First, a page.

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State’s new golf cart rules largely par for course here

A new state law sponsored by state Sen. Erin Grall imposing restrictions on golf carts on public streets is causing some changes for people living at the northern and southern ends of 32963, but will not impact residents of Vero Beach or Indian River Shores.

House Bill 949, which went into effect July 1, regulates age requirements for golf cart operators, stating that the driver must have at least a valid learner’s permit if under the age of 18.

Golf carts and other four-wheel vehicles with top speeds between 20 mph and 25 mph are now categorized as a “low-speed vehicle” under the new state law, which means they must be titled, registered and insured. Those vehicles cannot be driven on roadways with speed limits of above 35 and their operators must have a valid driver’s license.

The City of Vero Beach’s golf cart ordinance takes precedence over the new bill within the city limits as it is more restrictive. In Vero Beach, all golf cart drivers, regardless of age, must have a valid driver’s license and liability insurance.

When those criteria are met, golf carts are still only allowed on specified roadways throughout the city and the vehicles’ maximum speeds cannot surpass 20 mph. The vehicles must have a horn, a rear-view mirror and red reflectors on the front and rear.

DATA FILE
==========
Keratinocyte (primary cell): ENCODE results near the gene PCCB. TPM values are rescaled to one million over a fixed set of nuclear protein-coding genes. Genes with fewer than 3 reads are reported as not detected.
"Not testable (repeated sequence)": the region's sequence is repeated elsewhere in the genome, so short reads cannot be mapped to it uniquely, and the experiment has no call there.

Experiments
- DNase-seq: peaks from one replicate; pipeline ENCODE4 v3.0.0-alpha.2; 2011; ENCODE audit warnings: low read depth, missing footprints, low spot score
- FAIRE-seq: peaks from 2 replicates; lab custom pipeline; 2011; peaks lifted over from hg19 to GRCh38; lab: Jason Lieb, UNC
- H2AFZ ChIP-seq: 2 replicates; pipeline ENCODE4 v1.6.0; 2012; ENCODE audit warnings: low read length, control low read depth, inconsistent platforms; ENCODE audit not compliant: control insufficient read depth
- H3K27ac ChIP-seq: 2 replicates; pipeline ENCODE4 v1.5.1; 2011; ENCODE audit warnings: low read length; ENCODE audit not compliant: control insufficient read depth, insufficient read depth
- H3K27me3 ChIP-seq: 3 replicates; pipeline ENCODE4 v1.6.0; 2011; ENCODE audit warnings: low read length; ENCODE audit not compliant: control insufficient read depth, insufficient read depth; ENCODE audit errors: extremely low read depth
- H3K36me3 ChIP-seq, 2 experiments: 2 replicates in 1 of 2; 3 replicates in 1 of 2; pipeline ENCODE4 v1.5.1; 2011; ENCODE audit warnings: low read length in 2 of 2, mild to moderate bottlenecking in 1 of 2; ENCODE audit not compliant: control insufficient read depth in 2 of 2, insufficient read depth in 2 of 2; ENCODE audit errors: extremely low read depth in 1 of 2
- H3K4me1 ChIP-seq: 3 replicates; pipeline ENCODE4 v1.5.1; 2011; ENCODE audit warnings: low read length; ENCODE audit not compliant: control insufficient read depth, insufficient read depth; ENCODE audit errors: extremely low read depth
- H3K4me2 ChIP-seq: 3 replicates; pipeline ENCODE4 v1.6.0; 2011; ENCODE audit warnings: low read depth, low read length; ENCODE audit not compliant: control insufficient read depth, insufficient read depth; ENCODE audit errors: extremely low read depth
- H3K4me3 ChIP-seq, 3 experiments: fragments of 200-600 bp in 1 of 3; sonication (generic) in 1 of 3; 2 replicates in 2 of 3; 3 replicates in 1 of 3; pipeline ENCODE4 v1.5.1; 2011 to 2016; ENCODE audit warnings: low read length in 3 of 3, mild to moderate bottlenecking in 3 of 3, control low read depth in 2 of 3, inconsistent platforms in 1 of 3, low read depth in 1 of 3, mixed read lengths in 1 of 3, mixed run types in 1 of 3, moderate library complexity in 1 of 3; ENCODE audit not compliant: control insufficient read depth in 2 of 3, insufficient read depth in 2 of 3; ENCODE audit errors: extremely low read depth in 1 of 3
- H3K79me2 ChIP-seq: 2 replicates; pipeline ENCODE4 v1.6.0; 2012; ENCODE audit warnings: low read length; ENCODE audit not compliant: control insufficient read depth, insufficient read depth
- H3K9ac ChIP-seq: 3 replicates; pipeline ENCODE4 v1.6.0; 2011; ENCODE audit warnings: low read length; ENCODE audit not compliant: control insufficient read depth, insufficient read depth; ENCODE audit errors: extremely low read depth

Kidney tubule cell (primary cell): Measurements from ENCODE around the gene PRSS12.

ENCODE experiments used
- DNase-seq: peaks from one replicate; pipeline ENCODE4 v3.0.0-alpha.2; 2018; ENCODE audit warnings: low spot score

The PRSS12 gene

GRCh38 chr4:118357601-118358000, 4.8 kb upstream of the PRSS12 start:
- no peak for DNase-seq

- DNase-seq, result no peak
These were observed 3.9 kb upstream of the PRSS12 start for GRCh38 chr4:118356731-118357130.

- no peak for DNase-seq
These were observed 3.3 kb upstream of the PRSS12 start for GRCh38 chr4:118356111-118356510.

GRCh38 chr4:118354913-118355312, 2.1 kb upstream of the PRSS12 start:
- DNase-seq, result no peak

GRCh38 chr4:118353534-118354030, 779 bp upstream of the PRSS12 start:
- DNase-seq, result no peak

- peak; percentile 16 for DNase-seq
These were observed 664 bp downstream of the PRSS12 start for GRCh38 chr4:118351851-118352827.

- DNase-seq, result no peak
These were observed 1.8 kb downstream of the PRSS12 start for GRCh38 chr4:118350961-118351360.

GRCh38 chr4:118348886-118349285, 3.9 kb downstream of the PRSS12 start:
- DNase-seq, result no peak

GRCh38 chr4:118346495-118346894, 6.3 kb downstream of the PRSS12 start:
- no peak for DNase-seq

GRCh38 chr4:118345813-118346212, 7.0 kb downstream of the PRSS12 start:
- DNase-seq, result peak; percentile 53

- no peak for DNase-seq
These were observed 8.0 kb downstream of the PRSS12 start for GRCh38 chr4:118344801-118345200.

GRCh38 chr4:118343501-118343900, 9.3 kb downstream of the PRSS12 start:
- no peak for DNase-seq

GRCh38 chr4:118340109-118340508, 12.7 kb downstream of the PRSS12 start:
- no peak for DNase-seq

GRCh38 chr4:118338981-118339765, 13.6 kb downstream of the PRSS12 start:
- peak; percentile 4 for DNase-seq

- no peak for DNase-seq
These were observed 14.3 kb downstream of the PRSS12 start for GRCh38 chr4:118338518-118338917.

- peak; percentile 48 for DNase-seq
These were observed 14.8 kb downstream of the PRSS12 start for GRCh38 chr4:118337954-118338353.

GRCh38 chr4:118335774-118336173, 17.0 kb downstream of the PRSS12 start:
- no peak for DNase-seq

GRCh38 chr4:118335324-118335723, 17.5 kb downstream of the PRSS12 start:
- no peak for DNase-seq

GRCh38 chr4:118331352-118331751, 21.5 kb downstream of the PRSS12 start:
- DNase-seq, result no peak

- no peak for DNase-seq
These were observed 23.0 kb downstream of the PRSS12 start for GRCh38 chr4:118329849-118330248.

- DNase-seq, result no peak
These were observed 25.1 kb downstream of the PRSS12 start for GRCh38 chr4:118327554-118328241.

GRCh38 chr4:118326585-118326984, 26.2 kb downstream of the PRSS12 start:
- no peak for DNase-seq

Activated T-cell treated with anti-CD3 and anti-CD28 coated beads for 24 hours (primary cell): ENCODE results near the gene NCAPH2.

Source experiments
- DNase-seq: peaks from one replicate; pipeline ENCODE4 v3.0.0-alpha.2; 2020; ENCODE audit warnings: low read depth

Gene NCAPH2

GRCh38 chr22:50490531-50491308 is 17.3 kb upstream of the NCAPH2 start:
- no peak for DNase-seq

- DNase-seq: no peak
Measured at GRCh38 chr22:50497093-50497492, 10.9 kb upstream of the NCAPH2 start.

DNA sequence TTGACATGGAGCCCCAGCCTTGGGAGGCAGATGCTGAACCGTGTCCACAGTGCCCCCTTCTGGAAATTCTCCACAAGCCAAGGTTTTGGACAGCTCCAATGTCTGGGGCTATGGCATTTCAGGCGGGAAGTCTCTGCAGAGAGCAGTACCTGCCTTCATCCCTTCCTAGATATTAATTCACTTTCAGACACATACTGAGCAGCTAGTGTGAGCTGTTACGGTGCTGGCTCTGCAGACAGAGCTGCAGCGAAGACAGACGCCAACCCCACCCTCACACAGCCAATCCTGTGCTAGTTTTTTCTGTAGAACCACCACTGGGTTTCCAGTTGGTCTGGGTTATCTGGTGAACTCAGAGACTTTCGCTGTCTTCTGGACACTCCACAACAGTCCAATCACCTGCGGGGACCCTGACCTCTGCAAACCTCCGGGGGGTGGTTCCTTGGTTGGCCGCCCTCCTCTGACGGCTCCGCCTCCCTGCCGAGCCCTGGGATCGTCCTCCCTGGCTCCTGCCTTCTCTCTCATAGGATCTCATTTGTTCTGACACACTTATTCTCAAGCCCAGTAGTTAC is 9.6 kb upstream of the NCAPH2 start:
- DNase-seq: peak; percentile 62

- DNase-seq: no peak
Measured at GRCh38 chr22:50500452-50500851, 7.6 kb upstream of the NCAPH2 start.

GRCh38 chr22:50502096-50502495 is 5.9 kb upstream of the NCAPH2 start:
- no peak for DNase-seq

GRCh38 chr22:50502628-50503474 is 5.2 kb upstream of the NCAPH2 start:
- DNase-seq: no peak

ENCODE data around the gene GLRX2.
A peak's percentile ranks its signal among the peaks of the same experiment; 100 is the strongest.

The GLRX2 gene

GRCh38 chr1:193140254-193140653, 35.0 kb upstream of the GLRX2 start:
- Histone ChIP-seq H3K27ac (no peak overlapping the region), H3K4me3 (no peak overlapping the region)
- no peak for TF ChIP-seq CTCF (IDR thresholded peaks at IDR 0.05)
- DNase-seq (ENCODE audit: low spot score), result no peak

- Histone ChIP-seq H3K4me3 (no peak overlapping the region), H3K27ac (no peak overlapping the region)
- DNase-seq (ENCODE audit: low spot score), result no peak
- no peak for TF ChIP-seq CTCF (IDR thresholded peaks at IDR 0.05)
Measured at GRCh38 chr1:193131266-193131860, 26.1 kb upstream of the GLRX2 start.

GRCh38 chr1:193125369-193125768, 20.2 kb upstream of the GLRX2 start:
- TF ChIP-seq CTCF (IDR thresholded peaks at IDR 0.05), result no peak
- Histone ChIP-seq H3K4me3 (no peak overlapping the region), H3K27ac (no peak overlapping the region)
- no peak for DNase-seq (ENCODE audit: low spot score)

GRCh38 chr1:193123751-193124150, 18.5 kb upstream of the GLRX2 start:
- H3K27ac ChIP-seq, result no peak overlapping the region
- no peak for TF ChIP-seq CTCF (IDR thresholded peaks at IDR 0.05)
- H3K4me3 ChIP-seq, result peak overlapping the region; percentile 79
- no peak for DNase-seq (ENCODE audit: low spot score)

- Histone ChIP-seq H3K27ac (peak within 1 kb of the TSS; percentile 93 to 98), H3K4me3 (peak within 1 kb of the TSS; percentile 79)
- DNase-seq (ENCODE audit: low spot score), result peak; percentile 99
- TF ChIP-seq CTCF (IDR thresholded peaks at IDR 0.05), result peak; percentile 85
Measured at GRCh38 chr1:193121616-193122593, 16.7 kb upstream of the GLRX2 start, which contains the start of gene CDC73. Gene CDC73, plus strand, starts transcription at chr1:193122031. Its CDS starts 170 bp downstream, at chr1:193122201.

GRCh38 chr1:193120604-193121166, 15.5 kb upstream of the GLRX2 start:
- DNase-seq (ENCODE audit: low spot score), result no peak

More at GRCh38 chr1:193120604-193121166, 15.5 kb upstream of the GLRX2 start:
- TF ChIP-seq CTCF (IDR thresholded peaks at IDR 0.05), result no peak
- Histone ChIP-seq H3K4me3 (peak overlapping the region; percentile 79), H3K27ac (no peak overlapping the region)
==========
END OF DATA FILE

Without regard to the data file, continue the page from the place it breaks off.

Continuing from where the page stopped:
As for Indian River Shores, Deputy Chief Mark Shaw said the town currently has no problems with golf carts and does not anticipate any.

“Our requirements are probably different than most of the other agencies because, in order for you to operate a golf cart on any public roadway, it has to be no more than a 35-mile-per-hour speed zone,” Shaw said. “We only have A1A and the speed limit is 45 all the way through, so they’re not allowed on A1A at all.

“East-to-west, they traverse it every now and then, and mostly that is the maintenance guys,” Shaw continued. “So right now, we really don’t have any issues with golf carts and that’s the main reason.”

Since so much of the town is private streets, the new laws do not pertain to their roadways, Shaw said.

In the City of Vero Beach, golf carts are permitted on 20 island roadways, as follows:

Notably, golf carts cannot be driven on the curve connecting Bay Oak Lane and Ocean Drive.

In the City of Vero Beach, all golf carts driven past sundown and before sunrise must have headlights, brake lights, turn signals and a windshield.

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